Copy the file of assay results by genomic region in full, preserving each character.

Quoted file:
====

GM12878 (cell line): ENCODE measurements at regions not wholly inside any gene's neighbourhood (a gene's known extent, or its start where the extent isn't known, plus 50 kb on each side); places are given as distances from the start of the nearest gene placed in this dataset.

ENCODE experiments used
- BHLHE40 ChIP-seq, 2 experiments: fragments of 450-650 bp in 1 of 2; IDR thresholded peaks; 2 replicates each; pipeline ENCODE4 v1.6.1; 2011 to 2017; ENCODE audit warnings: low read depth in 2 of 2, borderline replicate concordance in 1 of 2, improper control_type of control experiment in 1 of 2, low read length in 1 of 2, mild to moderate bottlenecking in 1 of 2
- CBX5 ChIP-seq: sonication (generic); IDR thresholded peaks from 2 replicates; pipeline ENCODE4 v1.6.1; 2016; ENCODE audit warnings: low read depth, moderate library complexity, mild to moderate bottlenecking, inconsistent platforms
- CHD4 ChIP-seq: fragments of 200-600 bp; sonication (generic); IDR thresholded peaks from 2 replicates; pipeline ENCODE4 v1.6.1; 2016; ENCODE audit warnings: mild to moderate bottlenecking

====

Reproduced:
GM12878 (cell line): ENCODE measurements at regions not wholly inside any gene's neighbourhood (a gene's known extent, or its start where the extent isn't known, plus 50 kb on each side); places are given as distances from the start of the nearest gene placed in this dataset.

ENCODE experiments used
- BHLHE40 ChIP-seq, 2 experiments: fragments of 450-650 bp in 1 of 2; IDR thresholded peaks; 2 replicates each; pipeline ENCODE4 v1.6.1; 2011 to 2017; ENCODE audit warnings: low read depth in 2 of 2, borderline replicate concordance in 1 of 2, improper control_type of control experiment in 1 of 2, low read length in 1 of 2, mild to moderate bottlenecking in 1 of 2
- CBX5 ChIP-seq: sonication (generic); IDR thresholded peaks from 2 replicates; pipeline ENCODE4 v1.6.1; 2016; ENCODE audit warnings: low read depth, moderate library complexity, mild to moderate bottlenecking, inconsistent platforms
- CHD4 ChIP-seq: fragments of 200-600 bp; sonication (generic); IDR thresholded peaks from 2 replicates; pipeline ENCODE4 v1.6.1; 2016; ENCODE audit warnings: mild to moderate bottlenecking